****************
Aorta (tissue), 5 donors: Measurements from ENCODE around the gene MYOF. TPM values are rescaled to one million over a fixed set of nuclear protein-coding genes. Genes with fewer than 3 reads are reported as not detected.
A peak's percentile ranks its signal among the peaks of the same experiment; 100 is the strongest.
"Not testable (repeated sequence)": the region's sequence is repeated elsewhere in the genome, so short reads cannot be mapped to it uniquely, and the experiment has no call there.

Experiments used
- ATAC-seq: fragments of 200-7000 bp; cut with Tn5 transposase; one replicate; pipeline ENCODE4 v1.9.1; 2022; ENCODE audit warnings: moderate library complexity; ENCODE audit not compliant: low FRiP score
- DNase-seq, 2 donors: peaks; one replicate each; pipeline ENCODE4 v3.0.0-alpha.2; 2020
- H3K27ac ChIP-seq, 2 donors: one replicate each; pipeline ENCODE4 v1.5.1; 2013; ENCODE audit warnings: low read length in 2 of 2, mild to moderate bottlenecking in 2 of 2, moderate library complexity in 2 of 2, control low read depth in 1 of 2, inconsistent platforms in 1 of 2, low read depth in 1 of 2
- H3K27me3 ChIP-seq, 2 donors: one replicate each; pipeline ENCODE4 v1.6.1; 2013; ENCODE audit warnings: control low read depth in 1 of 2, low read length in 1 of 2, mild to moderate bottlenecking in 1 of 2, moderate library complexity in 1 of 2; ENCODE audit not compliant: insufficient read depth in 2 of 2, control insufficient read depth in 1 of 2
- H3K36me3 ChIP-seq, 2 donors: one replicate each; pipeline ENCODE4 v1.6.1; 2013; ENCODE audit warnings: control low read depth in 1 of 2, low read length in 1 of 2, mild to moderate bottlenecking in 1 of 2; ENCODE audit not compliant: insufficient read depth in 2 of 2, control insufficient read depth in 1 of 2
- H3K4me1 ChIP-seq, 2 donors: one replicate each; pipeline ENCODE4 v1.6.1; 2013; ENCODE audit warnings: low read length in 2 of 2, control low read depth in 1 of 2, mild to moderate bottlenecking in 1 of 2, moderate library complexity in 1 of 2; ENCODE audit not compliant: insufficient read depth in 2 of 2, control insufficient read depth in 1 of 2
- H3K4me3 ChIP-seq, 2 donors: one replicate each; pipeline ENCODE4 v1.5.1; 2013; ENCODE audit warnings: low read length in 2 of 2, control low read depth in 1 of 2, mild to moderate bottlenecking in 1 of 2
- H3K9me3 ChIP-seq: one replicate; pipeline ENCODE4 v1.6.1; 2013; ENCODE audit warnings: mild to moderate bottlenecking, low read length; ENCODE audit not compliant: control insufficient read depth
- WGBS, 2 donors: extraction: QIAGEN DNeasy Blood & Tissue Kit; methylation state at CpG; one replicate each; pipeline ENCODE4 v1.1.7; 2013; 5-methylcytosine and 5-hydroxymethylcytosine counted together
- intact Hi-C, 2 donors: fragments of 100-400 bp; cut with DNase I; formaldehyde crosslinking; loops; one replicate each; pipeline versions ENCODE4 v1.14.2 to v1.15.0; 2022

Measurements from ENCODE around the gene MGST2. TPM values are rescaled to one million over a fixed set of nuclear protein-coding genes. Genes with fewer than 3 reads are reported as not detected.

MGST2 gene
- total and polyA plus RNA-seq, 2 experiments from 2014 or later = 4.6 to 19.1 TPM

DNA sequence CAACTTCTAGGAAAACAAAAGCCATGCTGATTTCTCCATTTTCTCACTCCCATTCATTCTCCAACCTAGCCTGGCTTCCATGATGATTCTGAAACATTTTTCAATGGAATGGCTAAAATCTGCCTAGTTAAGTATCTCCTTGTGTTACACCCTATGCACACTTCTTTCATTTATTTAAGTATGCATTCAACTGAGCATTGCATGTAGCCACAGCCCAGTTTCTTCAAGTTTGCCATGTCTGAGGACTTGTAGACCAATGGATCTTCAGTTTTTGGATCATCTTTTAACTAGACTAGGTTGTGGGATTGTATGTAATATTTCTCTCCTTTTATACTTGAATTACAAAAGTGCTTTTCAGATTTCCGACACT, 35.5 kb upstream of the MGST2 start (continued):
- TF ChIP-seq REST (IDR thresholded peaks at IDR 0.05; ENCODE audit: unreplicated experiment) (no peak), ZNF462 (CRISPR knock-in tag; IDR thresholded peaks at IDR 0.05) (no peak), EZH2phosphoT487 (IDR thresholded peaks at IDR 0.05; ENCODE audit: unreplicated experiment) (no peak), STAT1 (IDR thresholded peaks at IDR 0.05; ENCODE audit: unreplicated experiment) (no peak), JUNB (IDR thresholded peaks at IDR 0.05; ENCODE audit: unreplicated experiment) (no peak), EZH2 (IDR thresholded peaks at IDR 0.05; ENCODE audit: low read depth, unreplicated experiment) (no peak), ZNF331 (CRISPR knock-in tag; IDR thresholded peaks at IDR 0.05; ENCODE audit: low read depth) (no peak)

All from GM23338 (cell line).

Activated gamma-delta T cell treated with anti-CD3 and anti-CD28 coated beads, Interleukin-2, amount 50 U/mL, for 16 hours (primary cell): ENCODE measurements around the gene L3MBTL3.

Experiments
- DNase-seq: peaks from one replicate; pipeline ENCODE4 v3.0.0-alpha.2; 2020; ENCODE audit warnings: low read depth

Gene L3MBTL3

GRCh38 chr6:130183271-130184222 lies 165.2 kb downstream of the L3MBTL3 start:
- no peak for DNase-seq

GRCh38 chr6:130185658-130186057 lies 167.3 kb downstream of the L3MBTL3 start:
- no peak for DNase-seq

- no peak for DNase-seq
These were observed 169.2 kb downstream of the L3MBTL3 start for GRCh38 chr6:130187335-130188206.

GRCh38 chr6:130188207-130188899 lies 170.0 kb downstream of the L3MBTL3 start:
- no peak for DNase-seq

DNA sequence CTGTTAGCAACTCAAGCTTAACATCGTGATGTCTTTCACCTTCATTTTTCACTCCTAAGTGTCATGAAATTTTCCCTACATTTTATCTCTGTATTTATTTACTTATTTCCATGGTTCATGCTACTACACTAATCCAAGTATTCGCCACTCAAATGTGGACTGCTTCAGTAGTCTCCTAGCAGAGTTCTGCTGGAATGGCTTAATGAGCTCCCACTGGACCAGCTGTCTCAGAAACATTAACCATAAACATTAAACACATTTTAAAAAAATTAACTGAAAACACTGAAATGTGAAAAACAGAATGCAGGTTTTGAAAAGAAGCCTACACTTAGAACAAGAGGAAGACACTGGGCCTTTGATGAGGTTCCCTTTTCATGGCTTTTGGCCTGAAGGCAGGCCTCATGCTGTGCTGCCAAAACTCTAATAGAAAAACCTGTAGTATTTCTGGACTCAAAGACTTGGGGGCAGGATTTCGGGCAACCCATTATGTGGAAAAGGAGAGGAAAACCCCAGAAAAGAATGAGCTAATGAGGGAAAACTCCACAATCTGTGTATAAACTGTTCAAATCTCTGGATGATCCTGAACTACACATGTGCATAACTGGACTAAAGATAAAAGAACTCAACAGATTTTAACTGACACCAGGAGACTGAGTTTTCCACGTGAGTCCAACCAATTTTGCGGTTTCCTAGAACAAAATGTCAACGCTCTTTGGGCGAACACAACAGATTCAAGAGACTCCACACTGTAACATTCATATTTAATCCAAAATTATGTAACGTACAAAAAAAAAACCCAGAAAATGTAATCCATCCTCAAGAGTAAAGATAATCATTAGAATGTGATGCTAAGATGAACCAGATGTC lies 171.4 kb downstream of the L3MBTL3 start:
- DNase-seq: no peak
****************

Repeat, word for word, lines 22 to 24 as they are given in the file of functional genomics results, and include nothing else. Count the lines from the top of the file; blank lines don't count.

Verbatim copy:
Experiments
- DNase-seq: peaks from one replicate; pipeline ENCODE4 v3.0.0-alpha.2; 2020; ENCODE audit warnings: low read depth

Gene L3MBTL3